Governor Martinez’s most controversial cabinet appointee is leaving her post before the end of the month. Hanna Skandera told the Albuquerque Journal her departure has been in planning for some time, though she waited until the end of the school year to make it official. She will leave PED on June 20th. A replacement has not yet been named.
Martinez came to office promising “bold reform” on public education policy and appointed Skandera, who had never taught in a classroom, as the state’s PED secretary.
She faced an early uphill battle against Democrats in the state legislature who were skeptical of her plans to put more education money into the Public Education Department’s testing programs instead of the classroom. After failing to win legislative support for key components of their plan, Skandera enacted many of them by regulation.
But seven years into Martinez/Skandera “bold reform” those changes have made New Mexico public education worse, not better.
Her plans to assign letter grades to schools, implement a massive expansion of charter schools (although non-profit by law, many were run by for-profit companies or have come under criticism for paying huge salaries to private administrators or fiscal mismanagement), and add hundreds of hours of testing to students statewide, were all first tested in Florida where Skandera served as Florida governor and failed presidential candidate Jeb Bush’s education chief before joining Martinez in 2011.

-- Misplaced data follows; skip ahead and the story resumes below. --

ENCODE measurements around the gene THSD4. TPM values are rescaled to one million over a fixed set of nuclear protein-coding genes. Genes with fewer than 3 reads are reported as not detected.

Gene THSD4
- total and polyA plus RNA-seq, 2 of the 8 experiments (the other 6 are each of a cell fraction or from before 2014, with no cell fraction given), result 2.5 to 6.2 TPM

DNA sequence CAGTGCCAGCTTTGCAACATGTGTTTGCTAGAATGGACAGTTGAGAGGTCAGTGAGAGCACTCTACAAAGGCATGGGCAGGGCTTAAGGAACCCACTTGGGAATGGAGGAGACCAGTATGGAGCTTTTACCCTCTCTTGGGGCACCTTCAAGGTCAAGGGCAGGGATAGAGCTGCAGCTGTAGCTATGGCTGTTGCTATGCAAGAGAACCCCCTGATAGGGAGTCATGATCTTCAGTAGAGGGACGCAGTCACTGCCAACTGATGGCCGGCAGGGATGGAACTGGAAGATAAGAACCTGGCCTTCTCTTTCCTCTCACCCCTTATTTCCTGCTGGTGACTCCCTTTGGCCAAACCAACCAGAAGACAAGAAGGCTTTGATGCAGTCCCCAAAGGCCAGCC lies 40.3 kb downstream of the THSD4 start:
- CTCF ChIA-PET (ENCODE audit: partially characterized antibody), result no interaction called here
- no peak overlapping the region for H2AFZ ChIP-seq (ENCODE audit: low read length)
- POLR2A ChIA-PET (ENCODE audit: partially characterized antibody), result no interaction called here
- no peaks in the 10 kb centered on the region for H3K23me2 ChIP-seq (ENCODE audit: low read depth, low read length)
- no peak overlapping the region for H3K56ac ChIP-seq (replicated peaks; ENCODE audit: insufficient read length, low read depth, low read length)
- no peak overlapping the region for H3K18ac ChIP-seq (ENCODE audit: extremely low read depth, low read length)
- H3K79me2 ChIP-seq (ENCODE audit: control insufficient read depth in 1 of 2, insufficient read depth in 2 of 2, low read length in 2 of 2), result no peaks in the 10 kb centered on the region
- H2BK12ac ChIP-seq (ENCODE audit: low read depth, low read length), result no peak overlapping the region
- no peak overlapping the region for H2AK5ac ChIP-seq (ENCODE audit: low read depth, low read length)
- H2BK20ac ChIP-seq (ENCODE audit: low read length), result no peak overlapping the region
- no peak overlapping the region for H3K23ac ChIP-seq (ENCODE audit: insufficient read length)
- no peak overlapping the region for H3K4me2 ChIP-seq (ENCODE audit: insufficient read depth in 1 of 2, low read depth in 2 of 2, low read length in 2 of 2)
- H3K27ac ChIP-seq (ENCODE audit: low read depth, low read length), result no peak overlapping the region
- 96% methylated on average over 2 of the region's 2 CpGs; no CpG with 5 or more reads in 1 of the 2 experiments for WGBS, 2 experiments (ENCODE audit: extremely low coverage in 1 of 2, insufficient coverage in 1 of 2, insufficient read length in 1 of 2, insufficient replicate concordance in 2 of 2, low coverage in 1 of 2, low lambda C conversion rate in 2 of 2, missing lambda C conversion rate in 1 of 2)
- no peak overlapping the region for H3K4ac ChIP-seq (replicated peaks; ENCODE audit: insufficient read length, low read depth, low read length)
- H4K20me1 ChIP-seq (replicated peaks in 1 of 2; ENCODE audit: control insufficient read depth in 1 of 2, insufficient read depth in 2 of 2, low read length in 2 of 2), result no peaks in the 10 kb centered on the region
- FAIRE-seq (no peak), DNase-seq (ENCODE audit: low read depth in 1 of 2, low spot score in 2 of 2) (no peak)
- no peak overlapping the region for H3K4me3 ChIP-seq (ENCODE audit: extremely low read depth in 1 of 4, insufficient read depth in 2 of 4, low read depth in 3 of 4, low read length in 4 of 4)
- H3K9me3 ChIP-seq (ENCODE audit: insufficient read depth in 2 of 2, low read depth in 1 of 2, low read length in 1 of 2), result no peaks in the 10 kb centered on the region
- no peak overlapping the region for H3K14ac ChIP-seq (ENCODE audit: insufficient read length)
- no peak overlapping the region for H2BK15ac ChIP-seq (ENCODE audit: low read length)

Skandera also took flack for her role in “Chiefs for Change,” a consortium of conservative state education chiefs which “connected state education officials with [the non-profit’s] corporate donors, facilitating private meetings between state decision makers and company executives at the foundation’s annual meetings” (Washington Post).
Stephanie Ly, president of the American Federation of Teachers – NM, had this to say about the news of Skandera’s departure:
“On Governor Martinez and Secretary Skandera’s watch in New Mexico, our State slid from 37th to 49th in the nation in the quality of our public education, was subjected to relentless attacks on public schools in favor of charter and private schools, had to fight against voucher schemes raiding public school funding, fought mandatory flunking of our students based on standardized testing, was subjected to abusive levels of over-testing of our students, and faced the institution of the nation’s most punitive evaluation system which has contributed to historic shortages of educators and students studying to enter the field of education.”